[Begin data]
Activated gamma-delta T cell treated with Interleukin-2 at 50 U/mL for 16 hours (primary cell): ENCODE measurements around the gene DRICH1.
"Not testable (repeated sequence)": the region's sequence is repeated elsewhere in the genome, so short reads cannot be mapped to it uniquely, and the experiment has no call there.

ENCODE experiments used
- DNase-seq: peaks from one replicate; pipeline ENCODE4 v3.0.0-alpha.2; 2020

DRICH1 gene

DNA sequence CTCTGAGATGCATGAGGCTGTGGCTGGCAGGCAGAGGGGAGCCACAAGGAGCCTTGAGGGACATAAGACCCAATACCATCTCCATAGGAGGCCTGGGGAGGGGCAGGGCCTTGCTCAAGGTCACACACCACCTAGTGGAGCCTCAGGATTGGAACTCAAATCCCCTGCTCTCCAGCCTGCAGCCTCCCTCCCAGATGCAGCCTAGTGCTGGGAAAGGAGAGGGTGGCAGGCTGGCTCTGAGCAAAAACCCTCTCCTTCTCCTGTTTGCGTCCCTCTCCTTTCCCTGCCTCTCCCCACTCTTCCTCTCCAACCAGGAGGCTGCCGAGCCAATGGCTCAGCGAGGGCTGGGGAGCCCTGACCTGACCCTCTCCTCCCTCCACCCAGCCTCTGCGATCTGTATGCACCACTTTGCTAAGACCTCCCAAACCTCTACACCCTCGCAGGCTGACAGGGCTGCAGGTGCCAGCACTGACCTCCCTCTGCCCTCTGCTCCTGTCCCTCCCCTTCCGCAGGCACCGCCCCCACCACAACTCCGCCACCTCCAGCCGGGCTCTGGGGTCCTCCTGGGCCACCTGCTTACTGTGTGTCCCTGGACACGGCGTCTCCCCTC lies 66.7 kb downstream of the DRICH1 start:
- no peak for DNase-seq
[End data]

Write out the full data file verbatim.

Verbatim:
Activated gamma-delta T cell treated with Interleukin-2 at 50 U/mL for 16 hours (primary cell): ENCODE measurements around the gene DRICH1.
"Not testable (repeated sequence)": the region's sequence is repeated elsewhere in the genome, so short reads cannot be mapped to it uniquely, and the experiment has no call there.

ENCODE experiments used
- DNase-seq: peaks from one replicate; pipeline ENCODE4 v3.0.0-alpha.2; 2020

DRICH1 gene

DNA sequence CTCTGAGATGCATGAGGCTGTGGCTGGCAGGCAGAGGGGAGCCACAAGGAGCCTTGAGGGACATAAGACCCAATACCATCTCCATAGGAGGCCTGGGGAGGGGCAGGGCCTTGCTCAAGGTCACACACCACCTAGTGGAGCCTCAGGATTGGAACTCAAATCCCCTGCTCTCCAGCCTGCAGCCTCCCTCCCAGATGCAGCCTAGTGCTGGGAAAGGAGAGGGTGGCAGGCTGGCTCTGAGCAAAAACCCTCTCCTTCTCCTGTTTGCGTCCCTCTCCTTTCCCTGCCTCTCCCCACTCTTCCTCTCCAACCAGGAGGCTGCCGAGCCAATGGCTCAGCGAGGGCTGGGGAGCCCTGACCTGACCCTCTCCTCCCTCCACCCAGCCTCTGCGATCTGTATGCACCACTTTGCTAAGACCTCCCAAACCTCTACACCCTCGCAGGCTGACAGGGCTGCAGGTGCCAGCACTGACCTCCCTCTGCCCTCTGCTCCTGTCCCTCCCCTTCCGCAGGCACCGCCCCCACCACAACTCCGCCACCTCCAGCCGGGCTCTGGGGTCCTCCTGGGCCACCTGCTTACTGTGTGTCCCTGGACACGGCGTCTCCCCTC lies 66.7 kb downstream of the DRICH1 start:
- no peak for DNase-seq